Thursday, September 17, 2009

Reforming Healthcare - and smashing some idols

A few remarks on zona healthcare

1. The teabaggers, like anti-war demonstrators, are discovering that numbers aren’t headlines. The rush of the street, the vast numbers one imagines oneself to be part of, are dispatched the next day on page A-2 if you are lucky. There’s nothing like the power of not seeing what is in front of your nose – and that is the power of the metro newspaper. Condolences.

2. I’d have more sympathy with this group if, in fact, they had turned out in the street in large numbers long, long ago. Turned out to protest the Bush tax cuts that destroyed the surplus. Turned out to protest the literal trillions spent on a fraudulent global war against terror. The behemoth of those trillions did not even give birth to the little mouselet of destroying al qaeda, which would have been childishly easy to do in late 2001. Turned out to protest the largest hike in medicare spending ever passed, which happened, of course, in 2003 with the passage of Bush’s gift to BigPharma, the pill bill. One should recall that the enormous expenditures were added to government spending on top of enormous tax decreases.

3. So, in general, the teabag crowd is hypocritical and blindly selfish. But the liberal meme that these are ignorant bigots won’t wash. Instead, these are people who feel, rightly, that they have lost symbolic power in this country. Their habit of bashing the government and enjoying the benefits of government spending lends their message its special ductus: spend the money on me.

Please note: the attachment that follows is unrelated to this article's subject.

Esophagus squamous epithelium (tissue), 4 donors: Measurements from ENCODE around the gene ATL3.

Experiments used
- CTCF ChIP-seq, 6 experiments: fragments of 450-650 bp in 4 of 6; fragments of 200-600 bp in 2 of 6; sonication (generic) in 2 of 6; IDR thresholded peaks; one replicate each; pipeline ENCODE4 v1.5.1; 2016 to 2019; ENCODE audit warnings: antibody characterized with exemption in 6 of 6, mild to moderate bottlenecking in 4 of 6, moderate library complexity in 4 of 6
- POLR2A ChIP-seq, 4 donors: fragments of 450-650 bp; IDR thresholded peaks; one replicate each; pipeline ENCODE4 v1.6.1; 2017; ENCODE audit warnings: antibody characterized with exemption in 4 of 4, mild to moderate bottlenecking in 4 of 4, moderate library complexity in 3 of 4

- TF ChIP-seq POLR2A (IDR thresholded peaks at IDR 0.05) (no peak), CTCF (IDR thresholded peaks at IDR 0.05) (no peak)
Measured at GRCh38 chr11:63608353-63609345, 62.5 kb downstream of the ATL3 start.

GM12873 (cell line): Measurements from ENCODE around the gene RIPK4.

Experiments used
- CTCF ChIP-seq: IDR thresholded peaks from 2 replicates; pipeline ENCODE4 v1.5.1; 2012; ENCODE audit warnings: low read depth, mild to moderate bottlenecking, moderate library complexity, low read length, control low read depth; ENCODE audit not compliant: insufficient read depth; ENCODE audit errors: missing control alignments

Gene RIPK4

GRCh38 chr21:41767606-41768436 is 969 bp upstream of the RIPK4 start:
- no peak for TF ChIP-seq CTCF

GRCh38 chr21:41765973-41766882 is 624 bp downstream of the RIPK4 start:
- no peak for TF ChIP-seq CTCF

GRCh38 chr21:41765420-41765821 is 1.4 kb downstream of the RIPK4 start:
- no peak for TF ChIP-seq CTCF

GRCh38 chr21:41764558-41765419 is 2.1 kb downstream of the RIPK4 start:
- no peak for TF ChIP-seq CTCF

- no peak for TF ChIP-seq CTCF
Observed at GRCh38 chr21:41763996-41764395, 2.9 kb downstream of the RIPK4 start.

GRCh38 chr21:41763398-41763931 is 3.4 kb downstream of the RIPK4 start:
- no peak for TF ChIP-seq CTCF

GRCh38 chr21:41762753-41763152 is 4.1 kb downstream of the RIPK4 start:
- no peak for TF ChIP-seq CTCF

4. The message, in other words, is all about the Soviet-like decay of the system. The teabaggers, past beneficiaries of a system that is broke, can’t believe the system broke. This is an utterly predictable response.

5. However, the liberal response to the Obama administration’s continuation of Bush policies is more puzzling. The Pentagon gravy train is chugging away at 750-850 billion per, with no handwringing on my side. That is easily 650 to 750 billion dollars too much.

More importantly, liberals, looking at the absolute horror of the Wellpoint-Baucus bill, should be asking, how did we get here.

The old answer was that the single payer was politically untenable. The new answer is that the public option is politically untenable. And the sum total of the answers is: Dems have no intention of “reforming” the health care system. From Obama’s astonishing willingness to keep the old Bush rule of paying ransom prices for pharmaceuticals to BigPharma to the dropping of the public option by Baucus to rigging the public option with the deadweight of provisions to make sure it doesn’t compete with private insurance providers, I’m not sure what is more delusional: the belief Obama is a radical Marxist, or the belief that Obama is a progressive.

6. So, we are given another solution that isn’t a solution. By the team that took over and made its own Paulson’s TARP.

7. The problem needs to be stated over and over again. The U.S. health system is the most costly in the world, and – for all that spending – has the least social scope of any of the major developed economies. It is absurdly expensive and absurdly insufficient. To spend hundreds of billions of dollars more than other countries, and to cover less, could only be accomplished by a very special beast.

8. The reform doesn’t slay the beast. It puts a collar on it.